This refers to the fictional abbey of Thélème in the first part of Rabelais’ sixteenth-century Gargantua and Pantagruel: “In all their rule and strictest tie of their order there was but this one clause to be observed, Do What Thou Wilt” (in the original French Fay ce que vouldras, usually now translated as “Do as you please”). Rabelais believed that a rule as libertarian as this was possible among men “that were free, well-born, well-bred, and conversant in honest companies” because they have “naturally an instinct and spur that prompts them unto virtuous actions”. He took the name of the abbey from the Greek word thelema, will.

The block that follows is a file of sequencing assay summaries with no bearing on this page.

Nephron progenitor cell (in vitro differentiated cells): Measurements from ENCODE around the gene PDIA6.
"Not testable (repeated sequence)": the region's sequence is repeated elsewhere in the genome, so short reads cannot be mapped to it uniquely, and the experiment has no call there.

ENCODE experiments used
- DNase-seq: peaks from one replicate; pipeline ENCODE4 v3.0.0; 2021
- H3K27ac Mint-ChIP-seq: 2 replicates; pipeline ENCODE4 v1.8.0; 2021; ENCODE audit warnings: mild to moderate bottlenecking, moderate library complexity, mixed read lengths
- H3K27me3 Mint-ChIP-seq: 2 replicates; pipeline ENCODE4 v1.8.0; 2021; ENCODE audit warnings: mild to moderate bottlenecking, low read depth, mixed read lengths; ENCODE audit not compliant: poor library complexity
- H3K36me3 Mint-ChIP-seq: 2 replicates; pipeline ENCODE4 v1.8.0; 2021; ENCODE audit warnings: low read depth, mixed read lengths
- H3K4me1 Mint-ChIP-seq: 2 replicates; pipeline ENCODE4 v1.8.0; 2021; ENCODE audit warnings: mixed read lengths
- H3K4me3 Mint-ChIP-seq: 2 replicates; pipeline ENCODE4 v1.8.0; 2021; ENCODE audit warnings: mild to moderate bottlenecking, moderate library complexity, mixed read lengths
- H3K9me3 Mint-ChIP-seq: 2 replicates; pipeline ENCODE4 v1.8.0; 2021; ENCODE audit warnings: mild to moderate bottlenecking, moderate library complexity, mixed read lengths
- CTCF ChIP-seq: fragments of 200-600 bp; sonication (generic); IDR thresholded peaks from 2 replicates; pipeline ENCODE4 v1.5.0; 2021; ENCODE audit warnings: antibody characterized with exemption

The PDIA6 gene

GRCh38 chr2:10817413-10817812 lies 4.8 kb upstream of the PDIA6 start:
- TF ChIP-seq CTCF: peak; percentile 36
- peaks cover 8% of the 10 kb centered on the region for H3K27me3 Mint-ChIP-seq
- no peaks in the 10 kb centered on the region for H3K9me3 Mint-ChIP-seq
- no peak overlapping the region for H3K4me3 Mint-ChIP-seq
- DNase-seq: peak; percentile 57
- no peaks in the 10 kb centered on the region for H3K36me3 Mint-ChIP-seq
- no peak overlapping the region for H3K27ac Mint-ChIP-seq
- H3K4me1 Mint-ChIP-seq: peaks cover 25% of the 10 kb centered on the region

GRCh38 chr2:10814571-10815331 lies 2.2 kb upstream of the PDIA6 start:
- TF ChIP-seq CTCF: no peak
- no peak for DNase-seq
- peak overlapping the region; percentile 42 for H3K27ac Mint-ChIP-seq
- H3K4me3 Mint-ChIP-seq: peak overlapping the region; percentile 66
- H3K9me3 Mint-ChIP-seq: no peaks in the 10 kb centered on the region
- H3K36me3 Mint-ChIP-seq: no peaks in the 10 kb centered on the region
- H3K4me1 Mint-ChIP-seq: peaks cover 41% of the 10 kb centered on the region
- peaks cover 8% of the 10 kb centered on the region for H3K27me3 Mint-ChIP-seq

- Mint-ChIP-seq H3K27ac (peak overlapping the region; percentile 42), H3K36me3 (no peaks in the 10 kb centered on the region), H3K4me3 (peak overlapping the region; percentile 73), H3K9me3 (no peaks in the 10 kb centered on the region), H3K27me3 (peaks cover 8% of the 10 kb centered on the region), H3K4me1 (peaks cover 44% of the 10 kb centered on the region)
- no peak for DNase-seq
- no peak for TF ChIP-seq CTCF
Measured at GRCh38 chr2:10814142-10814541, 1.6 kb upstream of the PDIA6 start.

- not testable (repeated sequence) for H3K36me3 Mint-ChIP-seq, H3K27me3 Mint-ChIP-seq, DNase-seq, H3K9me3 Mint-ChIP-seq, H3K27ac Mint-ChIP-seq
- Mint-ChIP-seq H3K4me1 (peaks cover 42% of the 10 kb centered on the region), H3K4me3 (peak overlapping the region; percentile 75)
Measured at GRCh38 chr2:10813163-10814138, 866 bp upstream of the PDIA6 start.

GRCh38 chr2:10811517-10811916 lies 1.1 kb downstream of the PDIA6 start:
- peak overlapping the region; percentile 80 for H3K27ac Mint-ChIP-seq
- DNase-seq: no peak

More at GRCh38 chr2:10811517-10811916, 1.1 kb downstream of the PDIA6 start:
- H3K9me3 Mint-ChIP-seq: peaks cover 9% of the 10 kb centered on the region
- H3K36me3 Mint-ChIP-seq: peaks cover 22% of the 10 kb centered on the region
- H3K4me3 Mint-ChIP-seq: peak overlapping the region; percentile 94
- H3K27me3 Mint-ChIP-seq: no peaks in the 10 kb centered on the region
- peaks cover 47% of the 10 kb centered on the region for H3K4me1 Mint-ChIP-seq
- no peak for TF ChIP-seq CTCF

Rabelais’ ideas were distorted by the notorious Hell-fire Club of the eighteenth century, founded by Sir Francis Dashwood at the former Cistercian abbey at Medmenham, on the banks of the Thames near Marlow. Rabelais’ motto was placed over the entrance, but the members indulged themselves not with virtuous actions but with obscene parodies of the rites of the Christian religion. The word was taken up in the early twentieth century by the occultist Aleister Crowley in reference to what he called his “thelemic power-zones”.